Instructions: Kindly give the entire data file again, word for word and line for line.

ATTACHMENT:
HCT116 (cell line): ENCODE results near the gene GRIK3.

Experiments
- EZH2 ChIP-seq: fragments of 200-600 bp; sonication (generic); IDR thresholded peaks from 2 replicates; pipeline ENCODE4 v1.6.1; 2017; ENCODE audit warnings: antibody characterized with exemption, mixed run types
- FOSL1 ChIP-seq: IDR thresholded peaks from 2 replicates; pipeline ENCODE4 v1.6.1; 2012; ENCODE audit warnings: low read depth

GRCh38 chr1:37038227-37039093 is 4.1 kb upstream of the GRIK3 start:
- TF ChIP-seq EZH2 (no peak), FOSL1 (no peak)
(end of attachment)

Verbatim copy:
HCT116 (cell line): ENCODE results near the gene GRIK3.

Experiments
- EZH2 ChIP-seq: fragments of 200-600 bp; sonication (generic); IDR thresholded peaks from 2 replicates; pipeline ENCODE4 v1.6.1; 2017; ENCODE audit warnings: antibody characterized with exemption, mixed run types
- FOSL1 ChIP-seq: IDR thresholded peaks from 2 replicates; pipeline ENCODE4 v1.6.1; 2012; ENCODE audit warnings: low read depth

GRCh38 chr1:37038227-37039093 is 4.1 kb upstream of the GRIK3 start:
- TF ChIP-seq EZH2 (no peak), FOSL1 (no peak)